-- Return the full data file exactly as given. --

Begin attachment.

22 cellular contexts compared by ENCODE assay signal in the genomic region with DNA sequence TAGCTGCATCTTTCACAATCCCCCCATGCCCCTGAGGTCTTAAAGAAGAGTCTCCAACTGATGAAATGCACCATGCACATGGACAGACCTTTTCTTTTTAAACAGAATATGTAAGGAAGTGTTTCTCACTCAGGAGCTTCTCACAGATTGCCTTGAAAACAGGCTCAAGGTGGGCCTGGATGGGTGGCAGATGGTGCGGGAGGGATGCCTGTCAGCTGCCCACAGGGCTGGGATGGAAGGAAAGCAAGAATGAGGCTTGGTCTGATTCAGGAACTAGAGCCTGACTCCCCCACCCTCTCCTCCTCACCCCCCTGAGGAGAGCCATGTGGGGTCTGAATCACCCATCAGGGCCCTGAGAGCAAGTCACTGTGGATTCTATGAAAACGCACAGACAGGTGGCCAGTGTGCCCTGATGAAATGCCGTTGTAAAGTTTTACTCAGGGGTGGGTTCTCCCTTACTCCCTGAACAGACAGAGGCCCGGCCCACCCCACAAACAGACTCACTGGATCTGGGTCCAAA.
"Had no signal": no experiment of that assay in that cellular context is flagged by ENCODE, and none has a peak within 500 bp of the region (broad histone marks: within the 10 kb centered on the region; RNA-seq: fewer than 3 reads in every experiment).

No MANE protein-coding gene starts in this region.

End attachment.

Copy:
22 cellular contexts compared by ENCODE assay signal in the genomic region with DNA sequence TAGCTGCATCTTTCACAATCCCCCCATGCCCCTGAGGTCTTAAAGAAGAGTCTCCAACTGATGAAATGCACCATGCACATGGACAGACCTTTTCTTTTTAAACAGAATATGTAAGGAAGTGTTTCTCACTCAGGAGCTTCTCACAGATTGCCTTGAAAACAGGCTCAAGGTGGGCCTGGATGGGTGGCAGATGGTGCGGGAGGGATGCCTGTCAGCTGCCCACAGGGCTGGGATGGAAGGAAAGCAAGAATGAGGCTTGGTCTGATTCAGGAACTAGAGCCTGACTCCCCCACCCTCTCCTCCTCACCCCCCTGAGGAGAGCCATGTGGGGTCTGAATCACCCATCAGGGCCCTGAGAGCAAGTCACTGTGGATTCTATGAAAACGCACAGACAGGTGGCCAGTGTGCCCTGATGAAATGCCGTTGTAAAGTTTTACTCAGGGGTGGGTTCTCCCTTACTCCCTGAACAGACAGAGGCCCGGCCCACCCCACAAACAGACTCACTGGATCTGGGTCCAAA.
"Had no signal": no experiment of that assay in that cellular context is flagged by ENCODE, and none has a peak within 500 bp of the region (broad histone marks: within the 10 kb centered on the region; RNA-seq: fewer than 3 reads in every experiment).

No MANE protein-coding gene starts in this region.